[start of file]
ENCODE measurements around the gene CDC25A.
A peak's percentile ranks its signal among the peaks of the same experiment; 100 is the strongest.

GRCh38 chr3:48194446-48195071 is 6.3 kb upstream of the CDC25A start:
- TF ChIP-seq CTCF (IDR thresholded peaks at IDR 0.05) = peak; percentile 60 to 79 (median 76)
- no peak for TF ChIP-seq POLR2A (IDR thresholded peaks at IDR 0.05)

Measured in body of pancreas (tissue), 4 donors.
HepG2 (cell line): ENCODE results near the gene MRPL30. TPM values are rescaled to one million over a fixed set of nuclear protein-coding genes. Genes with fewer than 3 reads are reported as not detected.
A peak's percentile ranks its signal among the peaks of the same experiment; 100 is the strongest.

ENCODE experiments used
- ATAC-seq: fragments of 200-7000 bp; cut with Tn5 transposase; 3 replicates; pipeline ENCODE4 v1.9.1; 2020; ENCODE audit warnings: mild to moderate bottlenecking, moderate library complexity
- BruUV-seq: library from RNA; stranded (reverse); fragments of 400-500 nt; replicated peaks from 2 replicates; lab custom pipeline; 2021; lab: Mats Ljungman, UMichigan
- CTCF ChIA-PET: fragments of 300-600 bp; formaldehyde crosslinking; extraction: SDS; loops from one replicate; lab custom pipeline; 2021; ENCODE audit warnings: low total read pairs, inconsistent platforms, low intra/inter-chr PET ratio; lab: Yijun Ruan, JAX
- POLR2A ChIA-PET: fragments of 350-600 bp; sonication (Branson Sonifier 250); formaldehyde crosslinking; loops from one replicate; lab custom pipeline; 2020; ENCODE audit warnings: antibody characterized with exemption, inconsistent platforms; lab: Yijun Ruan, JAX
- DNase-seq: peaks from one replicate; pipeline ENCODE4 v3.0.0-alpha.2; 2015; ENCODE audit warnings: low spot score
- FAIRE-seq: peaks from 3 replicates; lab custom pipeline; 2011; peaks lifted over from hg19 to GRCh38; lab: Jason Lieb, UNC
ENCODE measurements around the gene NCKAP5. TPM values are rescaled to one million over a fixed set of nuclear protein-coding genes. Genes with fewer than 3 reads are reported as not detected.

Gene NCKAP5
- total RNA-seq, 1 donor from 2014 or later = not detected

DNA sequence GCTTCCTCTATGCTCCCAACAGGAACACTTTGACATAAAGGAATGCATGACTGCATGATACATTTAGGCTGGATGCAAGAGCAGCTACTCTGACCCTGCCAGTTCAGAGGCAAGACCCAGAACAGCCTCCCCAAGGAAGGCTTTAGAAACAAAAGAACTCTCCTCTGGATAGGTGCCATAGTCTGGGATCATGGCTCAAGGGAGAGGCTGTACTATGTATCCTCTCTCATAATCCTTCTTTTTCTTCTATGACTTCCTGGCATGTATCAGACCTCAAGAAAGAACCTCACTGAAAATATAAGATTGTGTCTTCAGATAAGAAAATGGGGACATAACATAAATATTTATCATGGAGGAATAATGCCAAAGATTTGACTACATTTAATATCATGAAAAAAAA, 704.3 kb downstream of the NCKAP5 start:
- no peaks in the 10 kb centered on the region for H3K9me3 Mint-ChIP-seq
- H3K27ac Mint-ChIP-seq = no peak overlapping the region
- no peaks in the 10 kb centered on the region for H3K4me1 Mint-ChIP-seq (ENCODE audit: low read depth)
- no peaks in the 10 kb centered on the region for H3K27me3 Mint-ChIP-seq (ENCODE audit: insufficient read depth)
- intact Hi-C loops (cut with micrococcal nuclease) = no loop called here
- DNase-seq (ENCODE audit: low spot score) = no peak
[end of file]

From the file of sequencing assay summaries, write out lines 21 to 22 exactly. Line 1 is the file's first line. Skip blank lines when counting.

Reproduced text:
- H3K27ac Mint-ChIP-seq = no peak overlapping the region
- no peaks in the 10 kb centered on the region for H3K4me1 Mint-ChIP-seq (ENCODE audit: low read depth)